“I believe that Russian threats to Georgia are much more important. We are therefore focusing on countries that have especially tense relations with Russia,” Kurz said, noting that the Baltic states are already members of the EU and NATO.

Source: Baltic News Service via Estonian Review

PM: 100 refugees a year is not mass immigration

Around 100 refugees a year Estonia is capable of taking in are certainly not a reason to speak about mass immigration and sowing xenophobia is to be condemned, Prime Minister Taavi Rõivas said on Tuesday.

“The Estonian government takes the view that we too have to be open and help solve the problem, but this within our capabilities and on the basis of an agreement between countries,” Rõivas underlined.

In his words, the decision taken at the European Council late on Friday to distribute 60,000 refugees among European countries on a voluntary basis is in agreement with the mandate given to the government. “Now it has to be agreed how much each country is prepared to voluntarily contribute. Estonia too has reason to make a contribution in accordance with its size,” the head of the government said.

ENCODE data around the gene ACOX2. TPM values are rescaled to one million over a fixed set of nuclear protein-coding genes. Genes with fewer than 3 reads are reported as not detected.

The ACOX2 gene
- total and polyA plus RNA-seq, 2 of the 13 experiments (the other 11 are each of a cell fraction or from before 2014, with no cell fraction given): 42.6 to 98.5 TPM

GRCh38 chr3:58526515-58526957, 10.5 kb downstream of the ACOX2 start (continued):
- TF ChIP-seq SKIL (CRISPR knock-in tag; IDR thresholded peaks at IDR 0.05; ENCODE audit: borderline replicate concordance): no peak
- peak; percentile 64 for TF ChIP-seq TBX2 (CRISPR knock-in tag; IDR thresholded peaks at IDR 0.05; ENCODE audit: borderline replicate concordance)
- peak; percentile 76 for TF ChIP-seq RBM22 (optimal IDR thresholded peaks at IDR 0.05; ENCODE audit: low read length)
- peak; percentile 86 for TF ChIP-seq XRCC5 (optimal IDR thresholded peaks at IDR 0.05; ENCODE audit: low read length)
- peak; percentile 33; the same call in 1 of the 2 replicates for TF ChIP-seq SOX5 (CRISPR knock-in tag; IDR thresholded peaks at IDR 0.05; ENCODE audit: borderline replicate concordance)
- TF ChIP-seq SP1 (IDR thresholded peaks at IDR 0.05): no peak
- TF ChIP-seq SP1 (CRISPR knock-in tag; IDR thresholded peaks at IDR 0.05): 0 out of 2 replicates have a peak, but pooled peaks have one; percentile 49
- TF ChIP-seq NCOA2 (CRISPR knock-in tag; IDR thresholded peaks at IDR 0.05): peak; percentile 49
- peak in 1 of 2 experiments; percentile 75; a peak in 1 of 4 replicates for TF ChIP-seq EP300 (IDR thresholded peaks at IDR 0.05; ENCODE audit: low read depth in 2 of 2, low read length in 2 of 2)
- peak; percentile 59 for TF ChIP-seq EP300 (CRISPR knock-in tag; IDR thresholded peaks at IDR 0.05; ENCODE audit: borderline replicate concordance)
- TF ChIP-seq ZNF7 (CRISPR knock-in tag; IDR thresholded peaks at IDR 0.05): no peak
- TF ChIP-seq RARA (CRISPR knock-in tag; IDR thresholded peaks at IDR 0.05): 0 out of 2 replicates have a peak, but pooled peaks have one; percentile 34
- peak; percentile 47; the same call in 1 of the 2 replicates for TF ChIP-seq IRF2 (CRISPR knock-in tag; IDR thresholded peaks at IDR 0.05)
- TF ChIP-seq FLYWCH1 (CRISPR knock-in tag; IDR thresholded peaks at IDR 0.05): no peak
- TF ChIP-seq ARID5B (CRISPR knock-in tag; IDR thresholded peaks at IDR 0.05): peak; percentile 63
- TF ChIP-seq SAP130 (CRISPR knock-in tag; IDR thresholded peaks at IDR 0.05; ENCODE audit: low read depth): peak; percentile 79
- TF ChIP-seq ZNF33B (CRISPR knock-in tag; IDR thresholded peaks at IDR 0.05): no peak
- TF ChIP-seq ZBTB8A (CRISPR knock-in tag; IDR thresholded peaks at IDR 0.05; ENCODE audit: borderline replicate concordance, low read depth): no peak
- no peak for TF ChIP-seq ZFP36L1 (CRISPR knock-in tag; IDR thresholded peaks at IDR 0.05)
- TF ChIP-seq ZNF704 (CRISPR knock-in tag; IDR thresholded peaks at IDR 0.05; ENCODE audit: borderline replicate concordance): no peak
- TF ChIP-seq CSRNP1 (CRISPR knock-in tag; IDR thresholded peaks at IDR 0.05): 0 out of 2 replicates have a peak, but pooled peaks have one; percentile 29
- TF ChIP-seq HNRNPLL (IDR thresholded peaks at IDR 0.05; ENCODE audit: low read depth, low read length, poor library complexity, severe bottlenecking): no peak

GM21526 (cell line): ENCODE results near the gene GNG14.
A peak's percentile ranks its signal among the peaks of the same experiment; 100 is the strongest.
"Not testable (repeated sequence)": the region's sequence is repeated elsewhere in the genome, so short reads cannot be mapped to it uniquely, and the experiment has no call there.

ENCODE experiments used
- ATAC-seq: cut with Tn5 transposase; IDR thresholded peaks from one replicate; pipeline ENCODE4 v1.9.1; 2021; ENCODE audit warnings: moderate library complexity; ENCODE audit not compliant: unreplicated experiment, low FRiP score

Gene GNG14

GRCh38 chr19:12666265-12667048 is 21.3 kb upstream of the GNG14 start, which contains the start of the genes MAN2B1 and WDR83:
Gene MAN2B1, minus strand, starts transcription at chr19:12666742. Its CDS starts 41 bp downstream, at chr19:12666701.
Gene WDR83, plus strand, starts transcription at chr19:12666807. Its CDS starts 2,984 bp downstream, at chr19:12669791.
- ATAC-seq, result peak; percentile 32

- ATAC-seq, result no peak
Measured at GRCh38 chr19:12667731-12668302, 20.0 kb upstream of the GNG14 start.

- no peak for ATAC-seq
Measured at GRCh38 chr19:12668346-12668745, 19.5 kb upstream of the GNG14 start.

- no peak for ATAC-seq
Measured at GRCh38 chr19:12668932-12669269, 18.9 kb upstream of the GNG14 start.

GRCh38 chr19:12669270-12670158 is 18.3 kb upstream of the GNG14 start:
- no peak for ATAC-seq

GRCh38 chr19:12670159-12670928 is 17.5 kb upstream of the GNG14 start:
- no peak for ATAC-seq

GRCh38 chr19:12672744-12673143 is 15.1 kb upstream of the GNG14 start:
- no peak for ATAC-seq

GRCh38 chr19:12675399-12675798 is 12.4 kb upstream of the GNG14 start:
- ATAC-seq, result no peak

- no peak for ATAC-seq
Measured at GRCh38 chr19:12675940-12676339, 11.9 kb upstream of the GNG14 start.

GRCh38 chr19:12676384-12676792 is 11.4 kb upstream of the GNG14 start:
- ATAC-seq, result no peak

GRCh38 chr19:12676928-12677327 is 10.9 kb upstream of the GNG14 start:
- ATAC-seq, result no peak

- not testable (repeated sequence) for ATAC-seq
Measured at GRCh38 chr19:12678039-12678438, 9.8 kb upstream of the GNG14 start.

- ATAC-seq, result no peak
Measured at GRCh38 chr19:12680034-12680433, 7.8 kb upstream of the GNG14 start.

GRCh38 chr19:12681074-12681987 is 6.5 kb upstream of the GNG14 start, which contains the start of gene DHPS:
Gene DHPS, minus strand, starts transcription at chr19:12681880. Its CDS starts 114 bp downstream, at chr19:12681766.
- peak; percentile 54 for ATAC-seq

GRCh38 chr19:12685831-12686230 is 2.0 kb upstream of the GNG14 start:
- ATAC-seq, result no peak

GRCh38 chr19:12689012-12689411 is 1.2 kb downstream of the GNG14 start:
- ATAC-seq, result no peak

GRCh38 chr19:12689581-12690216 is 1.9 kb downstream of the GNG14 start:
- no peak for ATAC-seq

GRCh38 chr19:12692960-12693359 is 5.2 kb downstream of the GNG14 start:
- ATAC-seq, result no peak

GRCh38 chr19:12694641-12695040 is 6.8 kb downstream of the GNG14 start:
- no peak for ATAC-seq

He declined to name specific figures but said Estonia is able to accept about 100 refugees a year within a two-year period.

At the same time steps have to be taken for the country to have a sufficient capability for admitting refugees, Rõivas said: “So that all the people would know what they have to do, how the refugees arriving in Estonia will be taught the language, how we’ll ensure employment, and so on.”

He said the government wants to get answers to all specific questions within a month and agreed on Tuesday to form a respective work group.